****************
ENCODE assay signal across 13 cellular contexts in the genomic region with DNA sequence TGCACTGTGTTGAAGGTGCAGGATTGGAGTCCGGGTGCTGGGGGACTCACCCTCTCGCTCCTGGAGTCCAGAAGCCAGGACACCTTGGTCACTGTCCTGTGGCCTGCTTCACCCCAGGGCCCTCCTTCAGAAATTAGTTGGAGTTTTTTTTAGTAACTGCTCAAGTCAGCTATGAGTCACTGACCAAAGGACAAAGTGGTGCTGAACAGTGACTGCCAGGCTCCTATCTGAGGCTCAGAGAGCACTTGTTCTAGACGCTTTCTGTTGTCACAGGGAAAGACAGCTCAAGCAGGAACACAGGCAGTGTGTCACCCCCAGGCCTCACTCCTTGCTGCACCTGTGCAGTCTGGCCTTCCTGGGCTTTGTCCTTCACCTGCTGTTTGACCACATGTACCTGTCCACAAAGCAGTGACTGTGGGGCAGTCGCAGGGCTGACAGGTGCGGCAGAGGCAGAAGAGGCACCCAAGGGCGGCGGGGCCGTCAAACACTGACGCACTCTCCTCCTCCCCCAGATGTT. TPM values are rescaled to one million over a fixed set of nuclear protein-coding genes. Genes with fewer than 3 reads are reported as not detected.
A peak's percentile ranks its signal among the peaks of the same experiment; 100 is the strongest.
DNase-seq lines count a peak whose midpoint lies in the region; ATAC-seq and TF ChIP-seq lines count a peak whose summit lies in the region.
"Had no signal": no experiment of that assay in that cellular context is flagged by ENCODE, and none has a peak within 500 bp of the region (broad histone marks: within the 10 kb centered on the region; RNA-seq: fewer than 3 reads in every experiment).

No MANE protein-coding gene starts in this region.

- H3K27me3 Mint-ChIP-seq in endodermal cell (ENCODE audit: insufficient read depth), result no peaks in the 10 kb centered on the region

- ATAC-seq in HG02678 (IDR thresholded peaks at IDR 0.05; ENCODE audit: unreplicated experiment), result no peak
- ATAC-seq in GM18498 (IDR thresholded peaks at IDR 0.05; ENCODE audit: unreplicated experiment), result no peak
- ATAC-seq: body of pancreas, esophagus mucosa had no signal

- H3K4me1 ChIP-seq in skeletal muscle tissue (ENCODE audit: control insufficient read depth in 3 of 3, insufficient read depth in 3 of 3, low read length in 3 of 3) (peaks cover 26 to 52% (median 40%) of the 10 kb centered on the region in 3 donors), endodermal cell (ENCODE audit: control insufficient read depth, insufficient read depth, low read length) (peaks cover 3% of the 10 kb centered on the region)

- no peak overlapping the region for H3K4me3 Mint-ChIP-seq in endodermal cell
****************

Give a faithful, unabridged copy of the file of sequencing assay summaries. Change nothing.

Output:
ENCODE assay signal across 13 cellular contexts in the genomic region with DNA sequence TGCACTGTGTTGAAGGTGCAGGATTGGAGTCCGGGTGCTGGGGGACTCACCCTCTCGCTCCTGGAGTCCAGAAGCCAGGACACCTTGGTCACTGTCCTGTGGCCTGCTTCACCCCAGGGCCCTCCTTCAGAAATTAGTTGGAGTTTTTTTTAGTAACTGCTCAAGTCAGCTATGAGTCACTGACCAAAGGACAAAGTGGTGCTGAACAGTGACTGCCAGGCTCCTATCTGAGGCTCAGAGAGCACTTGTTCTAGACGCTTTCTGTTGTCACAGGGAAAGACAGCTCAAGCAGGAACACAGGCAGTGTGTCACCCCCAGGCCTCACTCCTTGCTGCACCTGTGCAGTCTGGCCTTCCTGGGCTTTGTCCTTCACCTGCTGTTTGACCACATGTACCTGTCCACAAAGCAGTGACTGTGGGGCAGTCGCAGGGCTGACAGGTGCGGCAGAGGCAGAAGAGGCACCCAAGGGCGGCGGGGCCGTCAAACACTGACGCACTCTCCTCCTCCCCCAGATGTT. TPM values are rescaled to one million over a fixed set of nuclear protein-coding genes. Genes with fewer than 3 reads are reported as not detected.
A peak's percentile ranks its signal among the peaks of the same experiment; 100 is the strongest.
DNase-seq lines count a peak whose midpoint lies in the region; ATAC-seq and TF ChIP-seq lines count a peak whose summit lies in the region.
"Had no signal": no experiment of that assay in that cellular context is flagged by ENCODE, and none has a peak within 500 bp of the region (broad histone marks: within the 10 kb centered on the region; RNA-seq: fewer than 3 reads in every experiment).

No MANE protein-coding gene starts in this region.

- H3K27me3 Mint-ChIP-seq in endodermal cell (ENCODE audit: insufficient read depth), result no peaks in the 10 kb centered on the region

- ATAC-seq in HG02678 (IDR thresholded peaks at IDR 0.05; ENCODE audit: unreplicated experiment), result no peak
- ATAC-seq in GM18498 (IDR thresholded peaks at IDR 0.05; ENCODE audit: unreplicated experiment), result no peak
- ATAC-seq: body of pancreas, esophagus mucosa had no signal

- H3K4me1 ChIP-seq in skeletal muscle tissue (ENCODE audit: control insufficient read depth in 3 of 3, insufficient read depth in 3 of 3, low read length in 3 of 3) (peaks cover 26 to 52% (median 40%) of the 10 kb centered on the region in 3 donors), endodermal cell (ENCODE audit: control insufficient read depth, insufficient read depth, low read length) (peaks cover 3% of the 10 kb centered on the region)

- no peak overlapping the region for H3K4me3 Mint-ChIP-seq in endodermal cell